As the field of clinical psychology has evolved, so too have the expectations of today’s practitioner. Psychologists who provide clinical services are now trained in a wide range of techniques and theoretical approaches that equip them with the knowledge and skills necessary to advance the science of psychology, the professional practice of psychology, and people’s general health and well-being. Thanks to their knowledge and skill set, clinical psychologists enjoy careers in industries as varied as research, integrated health care, teaching, program development and evaluation, consultation, public policy and professional practice.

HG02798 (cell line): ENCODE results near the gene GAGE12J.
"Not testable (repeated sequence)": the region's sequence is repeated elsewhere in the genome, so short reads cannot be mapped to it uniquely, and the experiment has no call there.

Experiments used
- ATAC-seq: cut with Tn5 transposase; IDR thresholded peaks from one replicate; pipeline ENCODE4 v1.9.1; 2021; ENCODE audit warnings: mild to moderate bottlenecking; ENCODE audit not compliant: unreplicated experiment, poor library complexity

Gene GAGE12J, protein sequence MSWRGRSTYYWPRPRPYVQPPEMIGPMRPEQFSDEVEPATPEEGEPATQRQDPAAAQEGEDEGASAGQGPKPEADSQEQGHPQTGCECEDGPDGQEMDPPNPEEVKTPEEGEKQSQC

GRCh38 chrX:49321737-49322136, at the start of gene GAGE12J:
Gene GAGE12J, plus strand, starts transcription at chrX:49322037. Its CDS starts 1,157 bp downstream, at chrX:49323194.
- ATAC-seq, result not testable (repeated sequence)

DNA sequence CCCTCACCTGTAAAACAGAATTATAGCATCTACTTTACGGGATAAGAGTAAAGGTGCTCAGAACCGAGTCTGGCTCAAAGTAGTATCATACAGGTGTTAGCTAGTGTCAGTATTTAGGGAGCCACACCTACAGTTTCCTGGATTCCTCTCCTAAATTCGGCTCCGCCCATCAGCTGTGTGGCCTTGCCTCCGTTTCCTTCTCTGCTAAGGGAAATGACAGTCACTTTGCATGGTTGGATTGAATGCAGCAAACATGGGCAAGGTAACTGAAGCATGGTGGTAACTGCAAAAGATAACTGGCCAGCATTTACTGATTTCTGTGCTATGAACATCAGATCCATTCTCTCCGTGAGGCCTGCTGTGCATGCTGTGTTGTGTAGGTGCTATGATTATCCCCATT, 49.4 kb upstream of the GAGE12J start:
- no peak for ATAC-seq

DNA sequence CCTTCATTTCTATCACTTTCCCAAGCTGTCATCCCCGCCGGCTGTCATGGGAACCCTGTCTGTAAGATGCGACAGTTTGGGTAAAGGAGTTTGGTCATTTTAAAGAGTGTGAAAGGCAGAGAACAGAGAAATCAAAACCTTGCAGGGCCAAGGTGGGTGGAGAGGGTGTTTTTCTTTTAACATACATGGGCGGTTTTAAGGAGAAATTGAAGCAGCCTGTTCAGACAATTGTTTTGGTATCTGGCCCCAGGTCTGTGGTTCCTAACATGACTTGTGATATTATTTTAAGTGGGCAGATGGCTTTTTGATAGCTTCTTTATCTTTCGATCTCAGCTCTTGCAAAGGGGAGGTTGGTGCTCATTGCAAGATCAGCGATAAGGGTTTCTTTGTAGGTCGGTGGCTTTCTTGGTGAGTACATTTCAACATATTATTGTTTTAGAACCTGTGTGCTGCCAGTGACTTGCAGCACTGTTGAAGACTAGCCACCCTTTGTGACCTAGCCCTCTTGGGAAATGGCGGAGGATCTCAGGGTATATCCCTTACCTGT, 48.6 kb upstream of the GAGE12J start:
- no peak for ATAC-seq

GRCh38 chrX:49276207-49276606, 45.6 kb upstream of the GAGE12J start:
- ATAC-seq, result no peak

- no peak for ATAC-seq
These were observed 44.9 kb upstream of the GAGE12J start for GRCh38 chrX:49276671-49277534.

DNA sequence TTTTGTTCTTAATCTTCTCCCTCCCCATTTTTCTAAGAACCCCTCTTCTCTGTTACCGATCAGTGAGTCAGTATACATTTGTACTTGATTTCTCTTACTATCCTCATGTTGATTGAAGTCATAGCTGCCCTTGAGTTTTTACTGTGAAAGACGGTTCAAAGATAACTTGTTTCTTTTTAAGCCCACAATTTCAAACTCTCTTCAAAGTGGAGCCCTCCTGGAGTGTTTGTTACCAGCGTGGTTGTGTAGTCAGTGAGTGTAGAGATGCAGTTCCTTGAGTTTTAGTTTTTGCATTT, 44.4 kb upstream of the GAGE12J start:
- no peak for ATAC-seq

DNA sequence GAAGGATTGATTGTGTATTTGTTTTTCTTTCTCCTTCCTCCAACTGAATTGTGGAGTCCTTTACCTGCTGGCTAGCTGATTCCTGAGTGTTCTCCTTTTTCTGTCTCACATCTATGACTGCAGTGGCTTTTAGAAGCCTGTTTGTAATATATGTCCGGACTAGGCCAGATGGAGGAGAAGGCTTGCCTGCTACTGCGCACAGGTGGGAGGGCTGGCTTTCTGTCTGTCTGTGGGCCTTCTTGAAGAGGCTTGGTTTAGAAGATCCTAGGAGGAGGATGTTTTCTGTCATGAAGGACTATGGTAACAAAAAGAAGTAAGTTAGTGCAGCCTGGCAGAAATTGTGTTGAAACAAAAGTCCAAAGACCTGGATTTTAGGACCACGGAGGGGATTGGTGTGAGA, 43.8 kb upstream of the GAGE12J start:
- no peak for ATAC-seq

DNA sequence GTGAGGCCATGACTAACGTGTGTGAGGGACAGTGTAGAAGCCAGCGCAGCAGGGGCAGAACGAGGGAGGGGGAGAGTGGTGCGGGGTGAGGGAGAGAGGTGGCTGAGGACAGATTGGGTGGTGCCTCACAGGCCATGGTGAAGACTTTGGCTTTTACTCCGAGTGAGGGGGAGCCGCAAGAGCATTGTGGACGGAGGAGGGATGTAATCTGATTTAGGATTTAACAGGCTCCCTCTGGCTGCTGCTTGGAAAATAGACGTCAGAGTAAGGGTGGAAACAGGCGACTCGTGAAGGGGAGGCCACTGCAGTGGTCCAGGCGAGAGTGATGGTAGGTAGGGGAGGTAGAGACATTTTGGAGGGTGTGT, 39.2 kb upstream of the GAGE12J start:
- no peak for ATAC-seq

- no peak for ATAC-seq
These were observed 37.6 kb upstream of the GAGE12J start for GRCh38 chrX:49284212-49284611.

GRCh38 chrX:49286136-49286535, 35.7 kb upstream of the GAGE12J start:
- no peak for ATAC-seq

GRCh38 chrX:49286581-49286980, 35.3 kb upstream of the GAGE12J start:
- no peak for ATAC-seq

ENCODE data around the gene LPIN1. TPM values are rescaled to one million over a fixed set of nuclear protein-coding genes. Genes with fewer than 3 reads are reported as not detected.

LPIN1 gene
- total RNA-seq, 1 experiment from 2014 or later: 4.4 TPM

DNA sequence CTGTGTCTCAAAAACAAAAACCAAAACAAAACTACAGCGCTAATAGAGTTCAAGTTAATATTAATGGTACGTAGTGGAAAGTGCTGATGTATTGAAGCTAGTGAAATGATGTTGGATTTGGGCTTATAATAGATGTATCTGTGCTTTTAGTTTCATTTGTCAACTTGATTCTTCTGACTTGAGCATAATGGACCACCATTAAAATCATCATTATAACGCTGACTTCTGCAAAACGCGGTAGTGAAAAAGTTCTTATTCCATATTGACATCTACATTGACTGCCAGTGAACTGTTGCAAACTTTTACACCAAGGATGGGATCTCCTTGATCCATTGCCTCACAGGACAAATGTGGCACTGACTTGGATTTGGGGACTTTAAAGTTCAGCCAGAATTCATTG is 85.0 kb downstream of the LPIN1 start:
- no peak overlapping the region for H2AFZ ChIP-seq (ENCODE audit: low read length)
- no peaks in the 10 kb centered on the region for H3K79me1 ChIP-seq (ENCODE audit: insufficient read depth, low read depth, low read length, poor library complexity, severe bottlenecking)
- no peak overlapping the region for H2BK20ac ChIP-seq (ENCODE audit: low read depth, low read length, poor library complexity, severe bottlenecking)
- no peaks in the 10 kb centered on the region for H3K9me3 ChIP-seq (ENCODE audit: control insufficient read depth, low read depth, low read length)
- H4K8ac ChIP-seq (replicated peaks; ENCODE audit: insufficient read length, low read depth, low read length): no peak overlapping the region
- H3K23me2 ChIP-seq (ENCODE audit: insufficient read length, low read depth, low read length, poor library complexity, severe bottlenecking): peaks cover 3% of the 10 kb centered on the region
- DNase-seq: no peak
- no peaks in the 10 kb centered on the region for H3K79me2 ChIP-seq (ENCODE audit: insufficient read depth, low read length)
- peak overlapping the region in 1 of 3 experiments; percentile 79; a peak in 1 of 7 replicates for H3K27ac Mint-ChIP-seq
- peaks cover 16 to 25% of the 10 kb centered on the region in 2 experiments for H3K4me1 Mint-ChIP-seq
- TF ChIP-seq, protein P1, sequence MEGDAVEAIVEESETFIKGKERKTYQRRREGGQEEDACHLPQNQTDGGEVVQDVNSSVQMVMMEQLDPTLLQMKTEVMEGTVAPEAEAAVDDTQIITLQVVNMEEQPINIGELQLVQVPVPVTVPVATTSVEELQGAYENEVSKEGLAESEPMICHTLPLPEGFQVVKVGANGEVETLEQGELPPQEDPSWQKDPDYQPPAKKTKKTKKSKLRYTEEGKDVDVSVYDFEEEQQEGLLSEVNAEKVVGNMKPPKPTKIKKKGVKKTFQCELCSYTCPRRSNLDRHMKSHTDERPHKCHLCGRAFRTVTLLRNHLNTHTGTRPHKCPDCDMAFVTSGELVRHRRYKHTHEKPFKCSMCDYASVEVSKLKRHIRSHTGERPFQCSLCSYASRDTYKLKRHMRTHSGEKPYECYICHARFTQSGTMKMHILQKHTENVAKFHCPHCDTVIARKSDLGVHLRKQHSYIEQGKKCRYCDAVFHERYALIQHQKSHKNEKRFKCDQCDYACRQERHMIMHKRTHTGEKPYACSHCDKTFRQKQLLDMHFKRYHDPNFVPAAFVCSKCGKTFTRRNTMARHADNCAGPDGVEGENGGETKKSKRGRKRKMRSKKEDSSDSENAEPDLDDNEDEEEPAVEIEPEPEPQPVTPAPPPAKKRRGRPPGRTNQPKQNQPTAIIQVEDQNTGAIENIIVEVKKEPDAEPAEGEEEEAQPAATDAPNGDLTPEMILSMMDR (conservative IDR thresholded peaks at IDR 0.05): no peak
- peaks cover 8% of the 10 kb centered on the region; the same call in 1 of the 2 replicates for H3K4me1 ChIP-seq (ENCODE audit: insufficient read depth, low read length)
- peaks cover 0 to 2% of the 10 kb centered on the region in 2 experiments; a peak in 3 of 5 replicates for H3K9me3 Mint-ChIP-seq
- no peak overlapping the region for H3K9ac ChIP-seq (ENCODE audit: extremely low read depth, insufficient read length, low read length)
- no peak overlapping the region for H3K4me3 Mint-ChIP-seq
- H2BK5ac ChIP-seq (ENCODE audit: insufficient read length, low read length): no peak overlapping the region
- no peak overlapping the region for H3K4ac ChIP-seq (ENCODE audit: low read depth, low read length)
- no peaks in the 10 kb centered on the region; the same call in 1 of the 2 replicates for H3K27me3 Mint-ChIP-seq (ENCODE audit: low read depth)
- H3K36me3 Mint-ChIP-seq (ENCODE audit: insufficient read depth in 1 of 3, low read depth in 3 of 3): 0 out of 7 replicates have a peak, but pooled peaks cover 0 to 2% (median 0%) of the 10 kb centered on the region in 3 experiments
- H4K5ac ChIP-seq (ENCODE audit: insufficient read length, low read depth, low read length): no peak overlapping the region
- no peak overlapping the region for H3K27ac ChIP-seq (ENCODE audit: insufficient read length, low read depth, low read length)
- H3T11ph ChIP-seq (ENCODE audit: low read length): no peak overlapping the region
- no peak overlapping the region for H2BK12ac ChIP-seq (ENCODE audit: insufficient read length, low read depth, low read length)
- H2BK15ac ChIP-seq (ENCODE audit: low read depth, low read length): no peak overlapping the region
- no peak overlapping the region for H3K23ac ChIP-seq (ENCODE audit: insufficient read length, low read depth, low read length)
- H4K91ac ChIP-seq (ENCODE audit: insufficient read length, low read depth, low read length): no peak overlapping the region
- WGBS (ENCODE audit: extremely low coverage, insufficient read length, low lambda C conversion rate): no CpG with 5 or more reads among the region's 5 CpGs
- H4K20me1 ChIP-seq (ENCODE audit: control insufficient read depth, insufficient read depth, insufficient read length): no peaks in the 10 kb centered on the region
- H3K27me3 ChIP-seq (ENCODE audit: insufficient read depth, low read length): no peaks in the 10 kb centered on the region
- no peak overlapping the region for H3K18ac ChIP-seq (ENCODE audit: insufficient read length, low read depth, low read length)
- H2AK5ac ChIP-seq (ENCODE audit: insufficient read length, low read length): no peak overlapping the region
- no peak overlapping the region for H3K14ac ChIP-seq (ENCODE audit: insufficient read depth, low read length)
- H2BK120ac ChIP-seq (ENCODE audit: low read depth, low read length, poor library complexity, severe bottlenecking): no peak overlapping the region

Long gone are the days when clinical psychologists only worked in limited settings such as private practices or state hospitals. Today, many work in teams with other health, public health or social service organizations.
Some clinical psychologists work exclusively on specific mental, emotional and behavioral issues. These range from short-term problems, such as difficulties resulting from relationship conflict or work stress, to more serious and often chronic conditions, such as post-traumatic stress disorder and addiction. Others focus on specific populations like youth; families; couples; racial and ethnic groups; lesbian, gay, bisexual and transgender individuals; and older people.
The application of their research and the science behind their work make clinical psychologists invaluable in mental health and health care settings alike and in hospitals, schools, courts, the government, the military — almost anywhere you can imagine.
1 Compas, Bruce & Gotlib, Ian. (2002). Introduction to Clinical Psychology. New York, NY: McGraw-Hill Higher Education.